In 1824 the system worked as the Founders designed it, but Van Buren and many contemporaries, not to mention most observers ever since, considered the outcome a debacle. For Van Buren himself, it was nothing but an unprincipled clash of personalities, since it was hard for him to imagine anyone defying Crawford for reasons other than personal ambition. Worse, for many Americans, the final result was considered doubly undemocratic, first because Adams had won despite winning fewer electoral or popular votes than Andrew Jackson, and second because Adams allegedly won by making a "corrupt bargain" with Henry Clay, who had finished fourth in the general election, through which Clay became Adams's Secretary of State. Van Buren responded to the backlash by the still-unproven corrupt bargain by building a new party based on opposition to Adams and Clay. He threw his support behind Jackson's 1828 challenge to Adams, but for Jackson's victory to mean anything it had to mean more than Jackson's revenge on Clay. The key was to make the party ideological, as the Republicans had been when Jefferson and Madison built it in the 1790s. According to Brooke, Van Buren wanted every election to be treated as a "crisis" re-enacting the original crisis of the Revolution. The opposition to Van Buren's party had to be portrayed as neo-Tories who hoped to undo the American experiment or neo-Federalists hoping to resume Hamilton's alleged agenda of aristocratic consolidation of power. The first point to note is that Van Buren apparently saw ideology (or whatever he'd call it) as a force hopefully stronger than personal ambition. Loyalty to an idea, especially if that idea was conflated with the survival of the republic, would bind otherwise ambitious men to support of the party. The second point to note is that Van Buren's system requires the existence of a second party, and would ideally have no more than two to make the choice for voters as stark as possible. A multiplicity of parties might reduce an election to a clash of personalities and muddy what Van Buren considered the essential issues. An "Era of Good Feelings," like that said to prevail during James Monroe's Presidency (he enjoyed an uncontested reelection in 1820) would be undesirable for Van Buren, since it would tempt the ambitious to buck the rule of the caucus or the convention.

My point here isn't to say that Van Buren was a totalitarian. He was no collectivist in any sense of the word. But he did share something of the totalitarian's belief -- if you believe in totalitarians -- that the People have no political existence outside the Party or parties. Van Buren's idea of the People seems to have been very atomistic, given his distrust of so many "civil society" institutions that might bind people to the will or supposed aristocrats. His world was really one of sovereign households, each ideally vigilant (according to what Brooke calls Van Buren's "monitory" notion of politics) against aristocratic incursions on its rights or wealth. He opposed the politics of economic development and "internal improvement" espoused by Clay, Adams and the eventual Whig party because, like many "Jacksonian Democrats," he could only see government support for such projects benefiting ambitious individuals at everyone else's expense. For him, unlike the totalitarians, the party was not an instrument for consolidating state power. But if Brooke describes him correctly, Van Buren had an antagonistic view of partisanship's relation to civil society that's disturbingly similar to the attitude that anti-totalitarian polemicists attribute to their antagonists. There is, at the least, a monopolistic (or duopolistic) notion of party's role within the body politic that is arguably still disturbingly present in American partisanship today.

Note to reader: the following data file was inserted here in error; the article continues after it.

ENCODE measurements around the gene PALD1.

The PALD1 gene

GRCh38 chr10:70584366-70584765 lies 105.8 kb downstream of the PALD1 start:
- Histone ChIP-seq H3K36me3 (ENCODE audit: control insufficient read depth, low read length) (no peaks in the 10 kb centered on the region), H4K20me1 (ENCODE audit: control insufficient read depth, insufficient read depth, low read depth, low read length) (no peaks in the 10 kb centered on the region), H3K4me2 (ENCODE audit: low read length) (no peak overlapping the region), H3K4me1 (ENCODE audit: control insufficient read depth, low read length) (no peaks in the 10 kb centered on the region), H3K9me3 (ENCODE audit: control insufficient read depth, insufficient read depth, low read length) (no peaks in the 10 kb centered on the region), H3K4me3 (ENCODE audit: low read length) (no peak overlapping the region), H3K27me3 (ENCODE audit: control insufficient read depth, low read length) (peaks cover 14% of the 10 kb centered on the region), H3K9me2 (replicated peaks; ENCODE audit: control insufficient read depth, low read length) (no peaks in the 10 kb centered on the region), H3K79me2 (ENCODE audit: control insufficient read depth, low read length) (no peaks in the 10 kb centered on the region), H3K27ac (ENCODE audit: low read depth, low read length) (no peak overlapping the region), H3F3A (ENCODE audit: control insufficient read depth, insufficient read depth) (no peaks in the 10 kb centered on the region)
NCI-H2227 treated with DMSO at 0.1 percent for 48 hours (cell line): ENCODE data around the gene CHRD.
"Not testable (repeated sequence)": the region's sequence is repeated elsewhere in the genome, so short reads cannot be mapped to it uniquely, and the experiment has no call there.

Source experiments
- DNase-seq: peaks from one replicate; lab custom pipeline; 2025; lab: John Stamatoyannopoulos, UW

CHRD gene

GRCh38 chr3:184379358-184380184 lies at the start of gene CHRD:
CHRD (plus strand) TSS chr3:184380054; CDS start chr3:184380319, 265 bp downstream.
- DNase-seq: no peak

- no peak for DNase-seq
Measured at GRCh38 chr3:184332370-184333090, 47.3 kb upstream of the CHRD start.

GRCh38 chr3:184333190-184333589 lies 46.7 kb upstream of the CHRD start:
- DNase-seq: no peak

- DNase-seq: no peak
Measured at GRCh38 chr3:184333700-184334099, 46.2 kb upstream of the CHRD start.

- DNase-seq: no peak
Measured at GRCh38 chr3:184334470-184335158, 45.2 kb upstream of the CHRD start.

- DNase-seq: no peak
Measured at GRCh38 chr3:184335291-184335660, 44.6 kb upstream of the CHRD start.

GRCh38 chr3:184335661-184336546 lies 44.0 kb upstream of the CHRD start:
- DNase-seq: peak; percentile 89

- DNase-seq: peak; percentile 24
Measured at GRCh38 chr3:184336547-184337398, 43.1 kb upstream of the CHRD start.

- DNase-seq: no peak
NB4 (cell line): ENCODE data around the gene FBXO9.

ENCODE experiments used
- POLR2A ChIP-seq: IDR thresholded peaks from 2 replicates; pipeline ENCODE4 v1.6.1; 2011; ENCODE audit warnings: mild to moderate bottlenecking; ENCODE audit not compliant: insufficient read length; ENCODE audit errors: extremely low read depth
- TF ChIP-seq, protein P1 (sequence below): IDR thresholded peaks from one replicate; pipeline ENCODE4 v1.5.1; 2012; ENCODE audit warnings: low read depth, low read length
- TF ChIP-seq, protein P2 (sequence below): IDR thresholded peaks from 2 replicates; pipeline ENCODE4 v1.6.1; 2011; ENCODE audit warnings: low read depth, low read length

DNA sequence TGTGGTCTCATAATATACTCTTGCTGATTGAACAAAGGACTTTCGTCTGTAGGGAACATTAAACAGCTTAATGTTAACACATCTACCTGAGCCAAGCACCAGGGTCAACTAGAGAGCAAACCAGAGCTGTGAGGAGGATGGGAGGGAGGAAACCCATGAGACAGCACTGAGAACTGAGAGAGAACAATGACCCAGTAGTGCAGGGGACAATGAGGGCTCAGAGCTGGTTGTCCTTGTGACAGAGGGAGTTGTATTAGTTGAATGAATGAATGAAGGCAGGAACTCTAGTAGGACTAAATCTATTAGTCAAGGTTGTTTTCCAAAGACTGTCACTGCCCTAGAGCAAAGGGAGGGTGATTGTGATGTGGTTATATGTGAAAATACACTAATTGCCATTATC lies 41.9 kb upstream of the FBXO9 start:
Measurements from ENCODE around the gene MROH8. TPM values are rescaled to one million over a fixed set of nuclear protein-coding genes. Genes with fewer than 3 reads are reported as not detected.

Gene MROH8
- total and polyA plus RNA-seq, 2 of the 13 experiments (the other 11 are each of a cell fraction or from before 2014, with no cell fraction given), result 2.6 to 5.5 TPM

2 comments:

Crhymethinc said...

So what you're saying is that we live in a totalitarian state in which "the party" has become factionalized into 2 distinct halves. More or less.

Samuel Wilson said...

What I'm saying is that there's something about bipolar partisanship that abhors true pluralism because it complicates the manichean narrative that sustains bipolarchy.

The Van Buren system is arguably an orwellian improvement on 20th century totalitarianism. The American bipolarchy is more like the wars of Oceania, Eurasia and Eastasia than like Stalin's struggle with Trotsky, because Van Buren realized that he had a better chance of winning if he could convince people that the "counter-revolutionaries" of his time also had a strong chance of winning. Stalin might dream of completely eliminating counter-revolution, but always had to make up new "counter-revolutionary" enemies to cover his policy failures or eliminate potential rivals within his own party. Van Buren believed that counter-revolution had to remain a constant presence in order to maintain discipline within his own party; therefore he tolerated it and encouraged it by favoring a two-party system to a one-party system that was vulnerable to personal factionalism.